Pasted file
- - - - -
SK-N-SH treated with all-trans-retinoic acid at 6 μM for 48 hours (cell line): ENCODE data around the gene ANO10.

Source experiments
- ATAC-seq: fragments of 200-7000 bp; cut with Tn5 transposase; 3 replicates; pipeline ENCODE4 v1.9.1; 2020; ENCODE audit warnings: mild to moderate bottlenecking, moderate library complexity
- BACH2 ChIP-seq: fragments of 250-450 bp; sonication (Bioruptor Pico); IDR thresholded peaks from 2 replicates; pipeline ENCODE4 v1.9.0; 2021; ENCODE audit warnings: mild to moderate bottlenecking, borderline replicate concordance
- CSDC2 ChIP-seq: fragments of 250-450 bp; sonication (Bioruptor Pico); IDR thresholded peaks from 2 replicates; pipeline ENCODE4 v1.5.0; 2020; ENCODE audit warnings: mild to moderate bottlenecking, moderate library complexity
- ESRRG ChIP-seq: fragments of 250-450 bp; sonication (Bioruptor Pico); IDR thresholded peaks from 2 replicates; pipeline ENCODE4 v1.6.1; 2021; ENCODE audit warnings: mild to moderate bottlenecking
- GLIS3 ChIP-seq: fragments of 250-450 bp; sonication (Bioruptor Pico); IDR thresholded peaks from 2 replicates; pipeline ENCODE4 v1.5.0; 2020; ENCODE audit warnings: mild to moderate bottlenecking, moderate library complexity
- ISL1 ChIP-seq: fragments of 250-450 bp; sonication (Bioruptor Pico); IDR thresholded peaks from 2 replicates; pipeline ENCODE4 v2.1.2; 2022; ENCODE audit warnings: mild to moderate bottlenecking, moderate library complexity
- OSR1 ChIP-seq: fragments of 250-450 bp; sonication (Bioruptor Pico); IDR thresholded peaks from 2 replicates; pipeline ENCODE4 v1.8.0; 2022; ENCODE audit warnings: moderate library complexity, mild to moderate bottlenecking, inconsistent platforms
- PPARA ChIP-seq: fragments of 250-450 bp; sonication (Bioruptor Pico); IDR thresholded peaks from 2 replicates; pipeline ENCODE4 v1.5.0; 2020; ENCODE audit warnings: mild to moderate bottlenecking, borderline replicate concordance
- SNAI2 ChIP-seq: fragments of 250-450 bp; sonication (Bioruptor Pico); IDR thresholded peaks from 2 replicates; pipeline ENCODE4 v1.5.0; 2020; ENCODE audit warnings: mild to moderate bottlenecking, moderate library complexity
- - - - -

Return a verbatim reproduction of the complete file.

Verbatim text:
SK-N-SH treated with all-trans-retinoic acid at 6 μM for 48 hours (cell line): ENCODE data around the gene ANO10.

Source experiments
- ATAC-seq: fragments of 200-7000 bp; cut with Tn5 transposase; 3 replicates; pipeline ENCODE4 v1.9.1; 2020; ENCODE audit warnings: mild to moderate bottlenecking, moderate library complexity
- BACH2 ChIP-seq: fragments of 250-450 bp; sonication (Bioruptor Pico); IDR thresholded peaks from 2 replicates; pipeline ENCODE4 v1.9.0; 2021; ENCODE audit warnings: mild to moderate bottlenecking, borderline replicate concordance
- CSDC2 ChIP-seq: fragments of 250-450 bp; sonication (Bioruptor Pico); IDR thresholded peaks from 2 replicates; pipeline ENCODE4 v1.5.0; 2020; ENCODE audit warnings: mild to moderate bottlenecking, moderate library complexity
- ESRRG ChIP-seq: fragments of 250-450 bp; sonication (Bioruptor Pico); IDR thresholded peaks from 2 replicates; pipeline ENCODE4 v1.6.1; 2021; ENCODE audit warnings: mild to moderate bottlenecking
- GLIS3 ChIP-seq: fragments of 250-450 bp; sonication (Bioruptor Pico); IDR thresholded peaks from 2 replicates; pipeline ENCODE4 v1.5.0; 2020; ENCODE audit warnings: mild to moderate bottlenecking, moderate library complexity
- ISL1 ChIP-seq: fragments of 250-450 bp; sonication (Bioruptor Pico); IDR thresholded peaks from 2 replicates; pipeline ENCODE4 v2.1.2; 2022; ENCODE audit warnings: mild to moderate bottlenecking, moderate library complexity
- OSR1 ChIP-seq: fragments of 250-450 bp; sonication (Bioruptor Pico); IDR thresholded peaks from 2 replicates; pipeline ENCODE4 v1.8.0; 2022; ENCODE audit warnings: moderate library complexity, mild to moderate bottlenecking, inconsistent platforms
- PPARA ChIP-seq: fragments of 250-450 bp; sonication (Bioruptor Pico); IDR thresholded peaks from 2 replicates; pipeline ENCODE4 v1.5.0; 2020; ENCODE audit warnings: mild to moderate bottlenecking, borderline replicate concordance
- SNAI2 ChIP-seq: fragments of 250-450 bp; sonication (Bioruptor Pico); IDR thresholded peaks from 2 replicates; pipeline ENCODE4 v1.5.0; 2020; ENCODE audit warnings: mild to moderate bottlenecking, moderate library complexity